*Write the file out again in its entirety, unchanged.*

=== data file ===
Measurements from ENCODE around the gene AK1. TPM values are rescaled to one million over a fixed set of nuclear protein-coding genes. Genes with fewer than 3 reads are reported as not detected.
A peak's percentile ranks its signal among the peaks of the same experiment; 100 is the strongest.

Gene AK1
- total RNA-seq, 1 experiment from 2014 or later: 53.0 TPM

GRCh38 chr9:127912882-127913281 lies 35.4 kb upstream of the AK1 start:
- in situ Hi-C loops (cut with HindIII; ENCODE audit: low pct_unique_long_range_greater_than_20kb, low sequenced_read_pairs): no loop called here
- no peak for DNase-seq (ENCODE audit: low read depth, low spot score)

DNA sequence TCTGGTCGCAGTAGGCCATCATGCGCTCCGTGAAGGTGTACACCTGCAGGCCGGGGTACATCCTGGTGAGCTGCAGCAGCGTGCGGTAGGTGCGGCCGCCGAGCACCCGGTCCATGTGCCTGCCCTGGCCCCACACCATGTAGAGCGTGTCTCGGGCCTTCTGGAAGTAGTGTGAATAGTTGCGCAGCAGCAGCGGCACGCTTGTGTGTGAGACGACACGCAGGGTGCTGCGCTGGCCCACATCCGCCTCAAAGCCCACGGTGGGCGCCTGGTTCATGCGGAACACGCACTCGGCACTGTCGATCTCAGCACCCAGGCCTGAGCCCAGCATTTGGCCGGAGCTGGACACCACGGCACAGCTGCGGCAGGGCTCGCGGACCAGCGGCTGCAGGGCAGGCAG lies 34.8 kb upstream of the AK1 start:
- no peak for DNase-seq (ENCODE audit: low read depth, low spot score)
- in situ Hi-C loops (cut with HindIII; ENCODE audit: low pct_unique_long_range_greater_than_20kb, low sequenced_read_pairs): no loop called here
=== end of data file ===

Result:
Measurements from ENCODE around the gene AK1. TPM values are rescaled to one million over a fixed set of nuclear protein-coding genes. Genes with fewer than 3 reads are reported as not detected.
A peak's percentile ranks its signal among the peaks of the same experiment; 100 is the strongest.

Gene AK1
- total RNA-seq, 1 experiment from 2014 or later: 53.0 TPM

GRCh38 chr9:127912882-127913281 lies 35.4 kb upstream of the AK1 start:
- in situ Hi-C loops (cut with HindIII; ENCODE audit: low pct_unique_long_range_greater_than_20kb, low sequenced_read_pairs): no loop called here
- no peak for DNase-seq (ENCODE audit: low read depth, low spot score)

DNA sequence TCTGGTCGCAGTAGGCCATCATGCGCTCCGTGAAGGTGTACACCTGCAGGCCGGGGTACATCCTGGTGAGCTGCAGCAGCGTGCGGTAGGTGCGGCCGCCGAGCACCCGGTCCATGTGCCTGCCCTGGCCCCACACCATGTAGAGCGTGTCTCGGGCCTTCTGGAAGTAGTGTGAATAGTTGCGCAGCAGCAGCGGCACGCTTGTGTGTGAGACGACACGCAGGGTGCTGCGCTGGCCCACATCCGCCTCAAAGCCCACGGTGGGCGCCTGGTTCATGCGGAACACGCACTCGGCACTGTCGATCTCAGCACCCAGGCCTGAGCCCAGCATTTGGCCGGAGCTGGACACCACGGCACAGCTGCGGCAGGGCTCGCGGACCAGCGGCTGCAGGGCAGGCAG lies 34.8 kb upstream of the AK1 start:
- no peak for DNase-seq (ENCODE audit: low read depth, low spot score)
- in situ Hi-C loops (cut with HindIII; ENCODE audit: low pct_unique_long_range_greater_than_20kb, low sequenced_read_pairs): no loop called here